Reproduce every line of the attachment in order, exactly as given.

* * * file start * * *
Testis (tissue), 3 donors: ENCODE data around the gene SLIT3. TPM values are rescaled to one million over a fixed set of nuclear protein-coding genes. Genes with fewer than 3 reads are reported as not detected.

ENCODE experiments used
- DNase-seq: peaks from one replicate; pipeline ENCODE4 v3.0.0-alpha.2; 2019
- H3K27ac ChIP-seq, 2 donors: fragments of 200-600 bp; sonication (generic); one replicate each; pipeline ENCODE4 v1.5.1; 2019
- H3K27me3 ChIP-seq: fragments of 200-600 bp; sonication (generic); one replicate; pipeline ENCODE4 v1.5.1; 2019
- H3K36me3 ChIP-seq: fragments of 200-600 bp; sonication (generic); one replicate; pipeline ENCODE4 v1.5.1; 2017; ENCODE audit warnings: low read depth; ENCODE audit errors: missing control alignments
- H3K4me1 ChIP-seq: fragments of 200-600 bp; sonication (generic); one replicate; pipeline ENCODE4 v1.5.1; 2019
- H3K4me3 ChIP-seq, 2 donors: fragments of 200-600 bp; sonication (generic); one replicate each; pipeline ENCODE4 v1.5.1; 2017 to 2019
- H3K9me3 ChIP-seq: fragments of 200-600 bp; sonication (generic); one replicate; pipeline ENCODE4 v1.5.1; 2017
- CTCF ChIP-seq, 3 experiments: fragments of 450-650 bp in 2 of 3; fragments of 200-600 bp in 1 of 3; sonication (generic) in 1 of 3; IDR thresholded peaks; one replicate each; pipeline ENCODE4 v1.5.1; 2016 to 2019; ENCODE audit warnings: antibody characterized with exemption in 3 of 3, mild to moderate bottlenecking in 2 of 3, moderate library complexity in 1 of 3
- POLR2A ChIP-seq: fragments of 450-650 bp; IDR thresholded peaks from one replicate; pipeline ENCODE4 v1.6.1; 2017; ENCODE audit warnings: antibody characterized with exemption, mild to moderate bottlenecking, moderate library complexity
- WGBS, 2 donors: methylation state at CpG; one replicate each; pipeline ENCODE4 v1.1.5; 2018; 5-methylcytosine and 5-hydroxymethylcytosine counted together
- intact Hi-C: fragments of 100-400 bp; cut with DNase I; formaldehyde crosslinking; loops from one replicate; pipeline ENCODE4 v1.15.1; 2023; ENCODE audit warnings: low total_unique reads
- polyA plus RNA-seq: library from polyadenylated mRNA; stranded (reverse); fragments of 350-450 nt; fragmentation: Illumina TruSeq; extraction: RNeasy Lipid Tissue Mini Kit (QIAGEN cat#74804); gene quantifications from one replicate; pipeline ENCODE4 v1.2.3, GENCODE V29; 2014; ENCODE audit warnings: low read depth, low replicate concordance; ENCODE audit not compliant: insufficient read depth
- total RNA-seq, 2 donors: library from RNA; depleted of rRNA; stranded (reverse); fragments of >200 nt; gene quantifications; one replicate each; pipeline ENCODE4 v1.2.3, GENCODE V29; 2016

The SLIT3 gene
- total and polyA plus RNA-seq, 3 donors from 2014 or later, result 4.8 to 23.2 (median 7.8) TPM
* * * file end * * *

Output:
Testis (tissue), 3 donors: ENCODE data around the gene SLIT3. TPM values are rescaled to one million over a fixed set of nuclear protein-coding genes. Genes with fewer than 3 reads are reported as not detected.

ENCODE experiments used
- DNase-seq: peaks from one replicate; pipeline ENCODE4 v3.0.0-alpha.2; 2019
- H3K27ac ChIP-seq, 2 donors: fragments of 200-600 bp; sonication (generic); one replicate each; pipeline ENCODE4 v1.5.1; 2019
- H3K27me3 ChIP-seq: fragments of 200-600 bp; sonication (generic); one replicate; pipeline ENCODE4 v1.5.1; 2019
- H3K36me3 ChIP-seq: fragments of 200-600 bp; sonication (generic); one replicate; pipeline ENCODE4 v1.5.1; 2017; ENCODE audit warnings: low read depth; ENCODE audit errors: missing control alignments
- H3K4me1 ChIP-seq: fragments of 200-600 bp; sonication (generic); one replicate; pipeline ENCODE4 v1.5.1; 2019
- H3K4me3 ChIP-seq, 2 donors: fragments of 200-600 bp; sonication (generic); one replicate each; pipeline ENCODE4 v1.5.1; 2017 to 2019
- H3K9me3 ChIP-seq: fragments of 200-600 bp; sonication (generic); one replicate; pipeline ENCODE4 v1.5.1; 2017
- CTCF ChIP-seq, 3 experiments: fragments of 450-650 bp in 2 of 3; fragments of 200-600 bp in 1 of 3; sonication (generic) in 1 of 3; IDR thresholded peaks; one replicate each; pipeline ENCODE4 v1.5.1; 2016 to 2019; ENCODE audit warnings: antibody characterized with exemption in 3 of 3, mild to moderate bottlenecking in 2 of 3, moderate library complexity in 1 of 3
- POLR2A ChIP-seq: fragments of 450-650 bp; IDR thresholded peaks from one replicate; pipeline ENCODE4 v1.6.1; 2017; ENCODE audit warnings: antibody characterized with exemption, mild to moderate bottlenecking, moderate library complexity
- WGBS, 2 donors: methylation state at CpG; one replicate each; pipeline ENCODE4 v1.1.5; 2018; 5-methylcytosine and 5-hydroxymethylcytosine counted together
- intact Hi-C: fragments of 100-400 bp; cut with DNase I; formaldehyde crosslinking; loops from one replicate; pipeline ENCODE4 v1.15.1; 2023; ENCODE audit warnings: low total_unique reads
- polyA plus RNA-seq: library from polyadenylated mRNA; stranded (reverse); fragments of 350-450 nt; fragmentation: Illumina TruSeq; extraction: RNeasy Lipid Tissue Mini Kit (QIAGEN cat#74804); gene quantifications from one replicate; pipeline ENCODE4 v1.2.3, GENCODE V29; 2014; ENCODE audit warnings: low read depth, low replicate concordance; ENCODE audit not compliant: insufficient read depth
- total RNA-seq, 2 donors: library from RNA; depleted of rRNA; stranded (reverse); fragments of >200 nt; gene quantifications; one replicate each; pipeline ENCODE4 v1.2.3, GENCODE V29; 2016

The SLIT3 gene
- total and polyA plus RNA-seq, 3 donors from 2014 or later, result 4.8 to 23.2 (median 7.8) TPM